Paul Simon is one of the great composers of the last century, someone who began by emulating his beloved Everly Brothers, became a folk troubadour and found success by chance with folk rock. But Simon has always been a freelancer and has had his ears wide open to a lot of music, as shown by the enormous success he had in his solo career with his approaches to African or Brazilian music. But whether he drew on folk or reggae, gospel or pop, what was always clear was the quality of his compositions, something that has made of him one of the most covered songwriters in history. Here are our 10 favorites from his excellent catalog.
After recording the splendid album Parsley, Sage, Rosemary & Thyme, Simon had writers’ block. Around the same time the director Mike Nichols, who was preparing The Graduate, became obsessed with his music, especially with that album and the prior one, Sounds Of Silence. He asked the record company's boss for permission to use Simon's songs, but the boss, Clive Davis, decided it was a good opportunity to record a new album, so he put Simon in touch with Nichols; they got along well and Simon started writing again. The first two songs by Simon didn't particularly please him but soon after Simon wrote Mrs. Robinson; the song still didn't have all the lyrics and Simon and his partner Garfunkel completed it with those "dee de dee de dee dee" that made Nichols very excited. The song was still not finished but was nonetheless used in the movie, in a kind of demo format. Simon & Garfunkel finished recording it on February 2, 1968 and it was released in April, three months after the film appeared. It was perfect for the promotion of the film, and climbed to the top of the US charts. This is understandable if we consider the glorious melody, the accurate lyrics that summarized the times, the excellent contribution of Hal Blaine on drums and Larry Knechtel on bass, as well as the great work of Simon on his F-30 Guild guitar.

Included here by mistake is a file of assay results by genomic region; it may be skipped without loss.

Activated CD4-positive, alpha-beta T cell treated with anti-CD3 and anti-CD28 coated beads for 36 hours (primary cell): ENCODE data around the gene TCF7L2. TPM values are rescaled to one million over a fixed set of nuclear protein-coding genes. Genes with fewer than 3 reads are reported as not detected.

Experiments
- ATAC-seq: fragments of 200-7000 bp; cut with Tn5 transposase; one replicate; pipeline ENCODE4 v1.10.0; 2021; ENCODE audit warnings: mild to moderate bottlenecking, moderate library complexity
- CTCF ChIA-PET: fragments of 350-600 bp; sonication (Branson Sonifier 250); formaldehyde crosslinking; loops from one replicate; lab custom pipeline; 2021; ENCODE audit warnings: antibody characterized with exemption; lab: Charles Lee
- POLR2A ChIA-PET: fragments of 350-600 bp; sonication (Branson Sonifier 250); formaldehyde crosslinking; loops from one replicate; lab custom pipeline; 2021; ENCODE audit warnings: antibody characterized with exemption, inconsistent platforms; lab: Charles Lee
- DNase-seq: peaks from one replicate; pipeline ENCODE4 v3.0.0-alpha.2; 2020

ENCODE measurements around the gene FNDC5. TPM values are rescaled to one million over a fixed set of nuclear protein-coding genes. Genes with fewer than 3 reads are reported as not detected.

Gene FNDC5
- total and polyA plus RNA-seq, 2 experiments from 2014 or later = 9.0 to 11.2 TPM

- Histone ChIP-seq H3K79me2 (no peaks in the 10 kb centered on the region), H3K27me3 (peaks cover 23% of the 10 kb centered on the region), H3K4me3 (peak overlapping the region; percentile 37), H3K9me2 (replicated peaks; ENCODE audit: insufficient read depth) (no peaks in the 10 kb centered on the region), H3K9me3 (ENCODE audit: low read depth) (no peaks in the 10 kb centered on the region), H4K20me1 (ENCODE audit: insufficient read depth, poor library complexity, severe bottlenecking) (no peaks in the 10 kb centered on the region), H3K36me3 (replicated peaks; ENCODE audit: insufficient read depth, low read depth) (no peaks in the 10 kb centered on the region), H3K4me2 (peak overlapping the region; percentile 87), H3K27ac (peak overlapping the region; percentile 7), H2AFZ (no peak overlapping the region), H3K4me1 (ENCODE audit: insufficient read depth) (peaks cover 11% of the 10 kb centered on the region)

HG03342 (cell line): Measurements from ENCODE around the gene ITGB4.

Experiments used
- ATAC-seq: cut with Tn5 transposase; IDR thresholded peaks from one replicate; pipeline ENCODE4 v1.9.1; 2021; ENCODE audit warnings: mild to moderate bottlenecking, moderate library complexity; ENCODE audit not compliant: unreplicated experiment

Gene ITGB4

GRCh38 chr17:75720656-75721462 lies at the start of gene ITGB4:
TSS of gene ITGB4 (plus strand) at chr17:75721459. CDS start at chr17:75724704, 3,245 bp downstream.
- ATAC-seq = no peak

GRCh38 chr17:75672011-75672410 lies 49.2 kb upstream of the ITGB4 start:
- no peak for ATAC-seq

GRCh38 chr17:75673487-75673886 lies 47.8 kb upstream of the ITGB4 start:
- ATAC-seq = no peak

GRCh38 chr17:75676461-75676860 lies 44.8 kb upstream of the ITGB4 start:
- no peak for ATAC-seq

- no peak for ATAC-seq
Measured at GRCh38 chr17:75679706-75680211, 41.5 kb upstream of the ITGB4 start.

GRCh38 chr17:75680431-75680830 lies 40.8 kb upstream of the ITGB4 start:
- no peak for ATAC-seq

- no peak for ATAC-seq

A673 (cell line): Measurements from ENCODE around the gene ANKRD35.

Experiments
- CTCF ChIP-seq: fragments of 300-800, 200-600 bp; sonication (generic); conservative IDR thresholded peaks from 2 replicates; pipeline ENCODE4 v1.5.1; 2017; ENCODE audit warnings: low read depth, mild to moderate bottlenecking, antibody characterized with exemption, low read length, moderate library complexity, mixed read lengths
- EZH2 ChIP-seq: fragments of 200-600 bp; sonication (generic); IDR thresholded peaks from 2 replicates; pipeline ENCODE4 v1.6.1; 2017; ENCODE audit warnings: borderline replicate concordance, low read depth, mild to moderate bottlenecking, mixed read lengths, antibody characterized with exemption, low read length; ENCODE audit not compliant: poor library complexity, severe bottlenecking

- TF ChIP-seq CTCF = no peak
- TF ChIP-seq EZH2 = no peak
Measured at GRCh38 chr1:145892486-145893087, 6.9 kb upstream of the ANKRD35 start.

A great cover: The Lemonheads
Recorded the day before Mrs. Robinson, America was further proof that Simon had ended his creative drought for good. This melancholy wonder was based on a five-day hitchhiking trip that Simon took in 1964 with his girlfriend at the time, Kathy Chitty, a person who also appears in other songs of his such as Homeward Bound and Kathy's Song. The song appeared in the outstanding Bookends and was chosen by the Swedish duo First Aid Kit as a tribute to Simon when he won the Polar Music Prize, which earned them a well-deserved standing ovation from the composer.
A great cover: First Aid Kit
Bridge Over Troubled Water